The willingness of federal enforcement agencies to lift resale price maintenance ("RPM") prohibitions in light of the Supreme Court’s decision holding RPM was no longer per se illegal was demonstrated recently by the FTC.  In re Nine West Group, Inc., FTC Dkt. No. C-3937 (May 6, 2008).  Nine West is a shoe manufacturer.  In 2000, it entered into a Consent Order with the FTC which prohibited it from entering into agreements to fix, control, or maintain resale prices.  After the Supreme Court decision in Leegin Creative Products, Inc. v. PSKS, Inc., 127 S. Ct. 2705 (2007), Nine West petitioned the FTC to modify the order to set aside the portion of the Order containing the RPM prohibition.  In a 4-0 decision issued May 6, the Commission granted the petition in substantial part but required Nine West to provide periodic reports on its use of RPM agreements so that the FTC can analyze the effect of such agreements on competition.

The Commission made it clear, however, that it was not modifying the RPM prohibition simply because the Leegin decision changed RPM from per se illegal to rule of reason.  Rather, it determined that the market in which Nine West operated was one in which the Leegin  decision indicated that RPM may be permissible.  Specifically, Nine West had a "modest" (apparently under 15%) market share, there was no evidence of a "dominant, inefficient" retailer in the market, and Nine West itself, rather than the retailers, is responsible for its desire to engage in RPM.  Taken together, said the FTC, "Nine West’s use of resale price maintenance is not likely to harm consumers."  Order Granting Petition, p. 15.  It further noted that, even if the market had been one in which the Leegin factors indicated may be anticompetitive, Nine West could also meet its burden by demonstrating a justification, e.g., the restriction enhances output and promotes efficiency-enhancing practices.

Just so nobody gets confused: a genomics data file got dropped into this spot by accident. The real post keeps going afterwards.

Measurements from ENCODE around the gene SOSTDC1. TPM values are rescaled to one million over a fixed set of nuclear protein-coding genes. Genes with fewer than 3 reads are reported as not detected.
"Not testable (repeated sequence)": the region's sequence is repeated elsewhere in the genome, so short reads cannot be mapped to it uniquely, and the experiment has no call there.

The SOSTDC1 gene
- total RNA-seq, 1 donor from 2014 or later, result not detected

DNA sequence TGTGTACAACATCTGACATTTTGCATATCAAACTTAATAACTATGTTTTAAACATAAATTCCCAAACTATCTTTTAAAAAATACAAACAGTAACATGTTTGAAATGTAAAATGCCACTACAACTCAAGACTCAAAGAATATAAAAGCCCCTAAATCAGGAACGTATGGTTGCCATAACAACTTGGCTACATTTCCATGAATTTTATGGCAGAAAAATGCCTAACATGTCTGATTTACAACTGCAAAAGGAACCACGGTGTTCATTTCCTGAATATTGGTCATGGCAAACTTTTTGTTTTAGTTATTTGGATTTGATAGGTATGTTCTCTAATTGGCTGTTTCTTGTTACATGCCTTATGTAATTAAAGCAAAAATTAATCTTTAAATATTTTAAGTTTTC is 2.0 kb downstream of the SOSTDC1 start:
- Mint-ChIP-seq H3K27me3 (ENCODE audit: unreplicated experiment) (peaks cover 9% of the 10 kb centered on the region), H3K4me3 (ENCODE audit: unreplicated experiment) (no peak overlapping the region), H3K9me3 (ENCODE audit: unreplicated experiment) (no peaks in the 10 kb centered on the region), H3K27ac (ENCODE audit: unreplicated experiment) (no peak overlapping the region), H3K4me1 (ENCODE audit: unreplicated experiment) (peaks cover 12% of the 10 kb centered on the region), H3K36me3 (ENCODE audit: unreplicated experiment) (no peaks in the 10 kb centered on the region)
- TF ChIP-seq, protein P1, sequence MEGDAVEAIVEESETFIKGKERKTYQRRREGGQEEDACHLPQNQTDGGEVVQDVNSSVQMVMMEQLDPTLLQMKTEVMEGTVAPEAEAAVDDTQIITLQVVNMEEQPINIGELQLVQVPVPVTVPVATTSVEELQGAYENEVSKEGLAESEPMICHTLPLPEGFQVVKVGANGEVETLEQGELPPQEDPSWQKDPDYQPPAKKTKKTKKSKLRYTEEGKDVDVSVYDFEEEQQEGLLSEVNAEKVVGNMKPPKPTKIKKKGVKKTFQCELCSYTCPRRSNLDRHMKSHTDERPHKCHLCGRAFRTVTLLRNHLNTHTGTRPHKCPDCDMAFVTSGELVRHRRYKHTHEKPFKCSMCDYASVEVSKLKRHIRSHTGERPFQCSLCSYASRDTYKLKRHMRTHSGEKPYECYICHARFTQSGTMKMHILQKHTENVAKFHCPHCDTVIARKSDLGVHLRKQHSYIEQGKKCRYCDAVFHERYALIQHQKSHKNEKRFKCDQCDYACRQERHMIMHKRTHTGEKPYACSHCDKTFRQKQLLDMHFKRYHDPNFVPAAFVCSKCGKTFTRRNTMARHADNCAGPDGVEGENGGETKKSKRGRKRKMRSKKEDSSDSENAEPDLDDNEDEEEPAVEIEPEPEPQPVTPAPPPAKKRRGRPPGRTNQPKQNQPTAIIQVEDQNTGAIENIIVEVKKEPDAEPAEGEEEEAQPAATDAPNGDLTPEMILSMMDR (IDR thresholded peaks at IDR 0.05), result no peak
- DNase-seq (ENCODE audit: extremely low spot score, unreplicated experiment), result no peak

Although it granted the petition, the Commission’s opinion suggests that in the future it may apply the "inherently suspect" analysis from Polygram Holdings, Inc. v. Fed. Trade Comm’n., 416 F. 3d 29 (D.C. Cir. 2005) rather than a full rule of reason analysis to RPM.  The inherently suspect analysis is a truncated rule of reason inquiry which would focus mainly on the factors identified in Leegin such as market power or whether the source of the restraint is the retailers rather than the manufacturer.  Further, it should be noted that Nine West also signed agreements with a number of states at the same time as the initial FTC Order.  This decision does not affect those orders.  Given that the states opposed the Nine West petition to modify the federal decree, it is probably unlikely that they will agree to modify their own agreements to permit RPM.

Authored by:

Carlton A. Varner

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